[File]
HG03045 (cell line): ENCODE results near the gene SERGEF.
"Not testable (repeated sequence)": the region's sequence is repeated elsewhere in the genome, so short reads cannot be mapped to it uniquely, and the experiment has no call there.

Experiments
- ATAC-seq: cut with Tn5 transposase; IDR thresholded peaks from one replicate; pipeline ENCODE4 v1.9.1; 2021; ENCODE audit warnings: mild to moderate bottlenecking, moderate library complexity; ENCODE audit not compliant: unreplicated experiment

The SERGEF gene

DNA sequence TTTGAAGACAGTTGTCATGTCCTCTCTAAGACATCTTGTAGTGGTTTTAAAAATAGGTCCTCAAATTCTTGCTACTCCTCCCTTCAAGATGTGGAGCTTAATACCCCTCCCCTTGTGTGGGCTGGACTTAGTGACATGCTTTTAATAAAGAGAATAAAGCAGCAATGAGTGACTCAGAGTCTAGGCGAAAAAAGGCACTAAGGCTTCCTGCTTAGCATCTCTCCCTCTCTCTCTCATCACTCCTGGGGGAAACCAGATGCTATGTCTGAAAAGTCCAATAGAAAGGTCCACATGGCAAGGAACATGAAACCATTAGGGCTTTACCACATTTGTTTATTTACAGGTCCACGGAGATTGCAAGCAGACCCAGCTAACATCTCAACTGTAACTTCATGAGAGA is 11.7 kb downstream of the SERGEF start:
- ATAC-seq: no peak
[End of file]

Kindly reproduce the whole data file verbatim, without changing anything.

HG03045 (cell line): ENCODE results near the gene SERGEF.
"Not testable (repeated sequence)": the region's sequence is repeated elsewhere in the genome, so short reads cannot be mapped to it uniquely, and the experiment has no call there.

Experiments
- ATAC-seq: cut with Tn5 transposase; IDR thresholded peaks from one replicate; pipeline ENCODE4 v1.9.1; 2021; ENCODE audit warnings: mild to moderate bottlenecking, moderate library complexity; ENCODE audit not compliant: unreplicated experiment

The SERGEF gene

DNA sequence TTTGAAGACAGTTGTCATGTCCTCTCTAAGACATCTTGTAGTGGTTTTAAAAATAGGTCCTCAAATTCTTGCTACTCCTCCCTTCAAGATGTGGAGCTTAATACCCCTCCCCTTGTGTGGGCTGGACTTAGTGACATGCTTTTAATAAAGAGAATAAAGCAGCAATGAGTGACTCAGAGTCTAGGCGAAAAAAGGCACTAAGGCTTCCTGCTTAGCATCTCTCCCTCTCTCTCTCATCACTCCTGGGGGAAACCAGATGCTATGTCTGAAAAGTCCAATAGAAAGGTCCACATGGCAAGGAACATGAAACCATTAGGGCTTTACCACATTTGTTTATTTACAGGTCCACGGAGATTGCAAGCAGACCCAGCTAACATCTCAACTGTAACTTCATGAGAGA is 11.7 kb downstream of the SERGEF start:
- ATAC-seq: no peak